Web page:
Setting up a company in Spain
Welcome to the house that sends you mad
At Remotely we're driven by the mission to connect extraordinary talent in Spain and Argentina to job opportunities in US-based software companies, without the need to move to the US. As you might guess, this requires us to "set up shop" so we can legally operate in both Spain and Argentina (as well as in the US).
Every country is quite different, but let's first talk about Spain:
To employ people in Spain, Spanish tax authorities (AEAT) ask you to obtain a NIF (Número de Identificación Fiscal), the Spanish equivalent of the EIN. This ID allows you to do two (additional) things you need to operate in Spain: to open a bank account and to register with the Seguridad Social (the social security system), which is needed to pay payroll taxes for employees. Once you've completed these tasks you can employ people in Spain. Simple, right?
Not so fast.
This post will document the process Remotely Works Inc. went through so that our customers never have to (unless they really want to!). Our own lost-in-translation journey that we hope you don't have to go through!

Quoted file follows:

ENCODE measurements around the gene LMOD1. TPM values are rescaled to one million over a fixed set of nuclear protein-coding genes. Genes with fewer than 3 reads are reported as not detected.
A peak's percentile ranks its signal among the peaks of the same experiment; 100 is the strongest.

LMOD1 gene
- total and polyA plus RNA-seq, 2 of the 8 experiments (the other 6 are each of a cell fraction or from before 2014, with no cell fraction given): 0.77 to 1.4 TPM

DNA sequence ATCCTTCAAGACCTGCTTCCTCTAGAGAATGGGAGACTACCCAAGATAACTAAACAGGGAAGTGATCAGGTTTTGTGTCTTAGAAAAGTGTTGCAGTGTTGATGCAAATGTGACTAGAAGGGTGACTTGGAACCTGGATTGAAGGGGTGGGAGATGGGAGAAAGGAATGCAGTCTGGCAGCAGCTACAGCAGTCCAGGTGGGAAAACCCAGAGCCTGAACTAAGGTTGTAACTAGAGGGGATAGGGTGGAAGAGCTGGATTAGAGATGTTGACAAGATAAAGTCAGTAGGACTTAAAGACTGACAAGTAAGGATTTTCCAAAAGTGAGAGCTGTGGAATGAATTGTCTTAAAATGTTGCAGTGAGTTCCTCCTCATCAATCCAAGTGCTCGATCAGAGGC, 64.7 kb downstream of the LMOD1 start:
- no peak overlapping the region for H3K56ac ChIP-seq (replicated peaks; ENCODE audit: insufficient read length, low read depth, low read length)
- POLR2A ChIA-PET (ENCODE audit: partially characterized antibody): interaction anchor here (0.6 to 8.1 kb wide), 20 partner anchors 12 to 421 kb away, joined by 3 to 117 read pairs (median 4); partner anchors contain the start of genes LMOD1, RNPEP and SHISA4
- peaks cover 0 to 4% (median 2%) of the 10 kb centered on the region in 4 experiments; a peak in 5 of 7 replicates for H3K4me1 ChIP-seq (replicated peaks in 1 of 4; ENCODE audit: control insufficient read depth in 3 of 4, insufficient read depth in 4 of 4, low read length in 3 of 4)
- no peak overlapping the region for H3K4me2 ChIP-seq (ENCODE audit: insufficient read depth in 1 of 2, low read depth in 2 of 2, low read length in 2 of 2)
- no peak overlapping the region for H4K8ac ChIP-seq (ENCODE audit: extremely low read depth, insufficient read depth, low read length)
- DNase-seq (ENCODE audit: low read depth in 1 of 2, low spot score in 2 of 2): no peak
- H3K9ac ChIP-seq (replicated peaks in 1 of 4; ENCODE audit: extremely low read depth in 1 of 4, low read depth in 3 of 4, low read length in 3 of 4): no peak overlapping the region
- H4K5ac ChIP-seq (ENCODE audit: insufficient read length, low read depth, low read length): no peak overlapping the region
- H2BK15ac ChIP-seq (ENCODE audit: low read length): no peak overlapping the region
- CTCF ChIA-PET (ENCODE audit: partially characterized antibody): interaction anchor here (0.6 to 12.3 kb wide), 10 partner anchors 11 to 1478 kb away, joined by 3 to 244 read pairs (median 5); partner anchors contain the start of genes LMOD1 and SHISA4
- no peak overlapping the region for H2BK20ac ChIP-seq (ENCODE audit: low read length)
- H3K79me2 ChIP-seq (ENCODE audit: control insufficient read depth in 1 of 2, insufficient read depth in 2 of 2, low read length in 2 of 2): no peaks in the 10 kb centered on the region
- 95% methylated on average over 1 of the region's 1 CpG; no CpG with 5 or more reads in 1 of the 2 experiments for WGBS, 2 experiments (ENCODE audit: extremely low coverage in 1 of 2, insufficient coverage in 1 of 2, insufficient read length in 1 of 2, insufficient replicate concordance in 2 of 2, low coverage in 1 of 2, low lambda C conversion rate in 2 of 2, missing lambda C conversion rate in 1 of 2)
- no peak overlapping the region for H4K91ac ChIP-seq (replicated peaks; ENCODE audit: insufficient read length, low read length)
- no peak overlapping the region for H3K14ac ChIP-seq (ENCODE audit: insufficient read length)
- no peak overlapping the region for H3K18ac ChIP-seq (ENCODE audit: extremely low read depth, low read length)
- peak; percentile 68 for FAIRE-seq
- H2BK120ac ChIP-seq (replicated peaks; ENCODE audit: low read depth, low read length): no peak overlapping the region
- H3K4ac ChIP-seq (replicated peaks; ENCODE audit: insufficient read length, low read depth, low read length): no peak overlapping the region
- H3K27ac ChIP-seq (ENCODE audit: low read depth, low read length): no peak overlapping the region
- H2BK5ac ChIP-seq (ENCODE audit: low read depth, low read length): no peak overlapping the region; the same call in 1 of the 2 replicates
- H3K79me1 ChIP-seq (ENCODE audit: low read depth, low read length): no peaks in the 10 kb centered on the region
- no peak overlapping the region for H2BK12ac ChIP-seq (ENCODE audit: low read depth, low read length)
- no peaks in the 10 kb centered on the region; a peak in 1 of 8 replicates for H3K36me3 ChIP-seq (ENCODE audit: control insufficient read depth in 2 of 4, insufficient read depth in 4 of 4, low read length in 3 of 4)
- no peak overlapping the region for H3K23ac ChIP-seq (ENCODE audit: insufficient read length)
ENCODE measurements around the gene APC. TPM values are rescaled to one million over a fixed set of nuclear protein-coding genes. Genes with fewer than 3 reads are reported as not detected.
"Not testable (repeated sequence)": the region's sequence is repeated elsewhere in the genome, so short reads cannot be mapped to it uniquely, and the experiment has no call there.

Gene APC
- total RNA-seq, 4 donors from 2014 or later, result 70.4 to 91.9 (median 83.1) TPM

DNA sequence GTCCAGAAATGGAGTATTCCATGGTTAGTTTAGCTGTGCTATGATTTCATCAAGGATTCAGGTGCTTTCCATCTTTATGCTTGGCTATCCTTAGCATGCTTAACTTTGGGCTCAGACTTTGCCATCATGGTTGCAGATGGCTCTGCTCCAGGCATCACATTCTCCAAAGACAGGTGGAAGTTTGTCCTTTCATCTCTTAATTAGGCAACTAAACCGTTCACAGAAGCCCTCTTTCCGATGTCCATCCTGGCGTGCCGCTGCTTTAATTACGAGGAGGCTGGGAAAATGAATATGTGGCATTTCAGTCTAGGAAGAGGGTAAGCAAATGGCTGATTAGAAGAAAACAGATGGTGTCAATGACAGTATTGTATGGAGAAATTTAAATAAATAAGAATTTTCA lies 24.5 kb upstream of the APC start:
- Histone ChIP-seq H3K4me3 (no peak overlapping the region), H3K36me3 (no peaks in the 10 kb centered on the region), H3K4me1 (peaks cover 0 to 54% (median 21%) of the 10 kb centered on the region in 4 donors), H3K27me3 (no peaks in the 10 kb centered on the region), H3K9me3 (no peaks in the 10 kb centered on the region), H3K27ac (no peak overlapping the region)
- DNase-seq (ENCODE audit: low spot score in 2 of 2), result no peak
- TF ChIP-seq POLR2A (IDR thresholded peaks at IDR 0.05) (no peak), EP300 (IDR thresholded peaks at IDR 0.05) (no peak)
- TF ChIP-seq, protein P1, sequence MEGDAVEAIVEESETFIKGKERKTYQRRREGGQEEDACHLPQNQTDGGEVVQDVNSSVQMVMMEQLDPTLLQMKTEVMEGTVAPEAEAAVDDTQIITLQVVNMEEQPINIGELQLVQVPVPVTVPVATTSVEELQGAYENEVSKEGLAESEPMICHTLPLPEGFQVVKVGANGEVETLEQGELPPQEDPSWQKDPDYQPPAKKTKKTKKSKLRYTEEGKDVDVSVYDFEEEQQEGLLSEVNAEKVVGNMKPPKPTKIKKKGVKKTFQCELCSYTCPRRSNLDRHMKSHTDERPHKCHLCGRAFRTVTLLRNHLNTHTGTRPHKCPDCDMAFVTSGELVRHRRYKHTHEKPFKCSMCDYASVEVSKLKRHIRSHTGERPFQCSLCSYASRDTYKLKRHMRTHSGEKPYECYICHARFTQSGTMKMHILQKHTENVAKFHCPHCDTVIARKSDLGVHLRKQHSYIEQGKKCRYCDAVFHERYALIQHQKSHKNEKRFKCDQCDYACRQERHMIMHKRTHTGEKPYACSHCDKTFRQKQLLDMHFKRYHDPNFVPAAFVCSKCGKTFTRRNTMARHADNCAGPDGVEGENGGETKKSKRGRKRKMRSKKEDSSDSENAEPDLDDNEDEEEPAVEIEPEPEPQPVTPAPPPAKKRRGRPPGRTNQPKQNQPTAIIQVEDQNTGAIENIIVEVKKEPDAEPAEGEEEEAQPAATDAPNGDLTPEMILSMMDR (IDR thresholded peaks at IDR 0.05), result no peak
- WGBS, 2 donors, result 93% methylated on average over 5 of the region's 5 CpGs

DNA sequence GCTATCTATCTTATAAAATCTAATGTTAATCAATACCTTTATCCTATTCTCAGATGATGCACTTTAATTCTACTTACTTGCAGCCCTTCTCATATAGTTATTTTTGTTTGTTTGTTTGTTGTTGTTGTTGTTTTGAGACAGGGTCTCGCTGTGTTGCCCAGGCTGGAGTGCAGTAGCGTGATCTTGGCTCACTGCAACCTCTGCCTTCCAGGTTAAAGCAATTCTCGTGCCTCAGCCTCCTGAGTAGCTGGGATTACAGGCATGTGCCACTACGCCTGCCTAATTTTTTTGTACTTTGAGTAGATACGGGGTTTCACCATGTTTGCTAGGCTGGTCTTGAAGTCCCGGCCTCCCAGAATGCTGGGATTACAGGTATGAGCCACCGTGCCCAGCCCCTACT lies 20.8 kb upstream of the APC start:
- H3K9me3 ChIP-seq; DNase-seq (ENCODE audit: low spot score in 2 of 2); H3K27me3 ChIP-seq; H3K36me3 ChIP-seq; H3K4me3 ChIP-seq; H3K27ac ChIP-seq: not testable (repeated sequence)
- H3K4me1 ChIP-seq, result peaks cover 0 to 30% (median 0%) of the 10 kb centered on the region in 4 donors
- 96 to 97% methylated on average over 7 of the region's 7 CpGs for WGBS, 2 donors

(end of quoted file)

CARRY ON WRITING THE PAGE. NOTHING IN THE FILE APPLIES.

Step 0: Get a local admin partner
Spain is a country where almost everything requires an in-person meeting, even if the purpose is only to get the certificates/passwords that will allow you to operate online thereon-after. Unless you are interested in traveling to Spain (on multiple, separate occasions) to complete a number of administrative tasks yourself, we'd recommend finding a local partner (a law firm, for instance) to help you.
As Spaniards, one would think we would be interested in traveling to Spain more often than the average American. And yet we decided to get a lawyer to help us. This is likely to be your situation, so finding a good law firm is very important. If you need a recommendation, please contact us.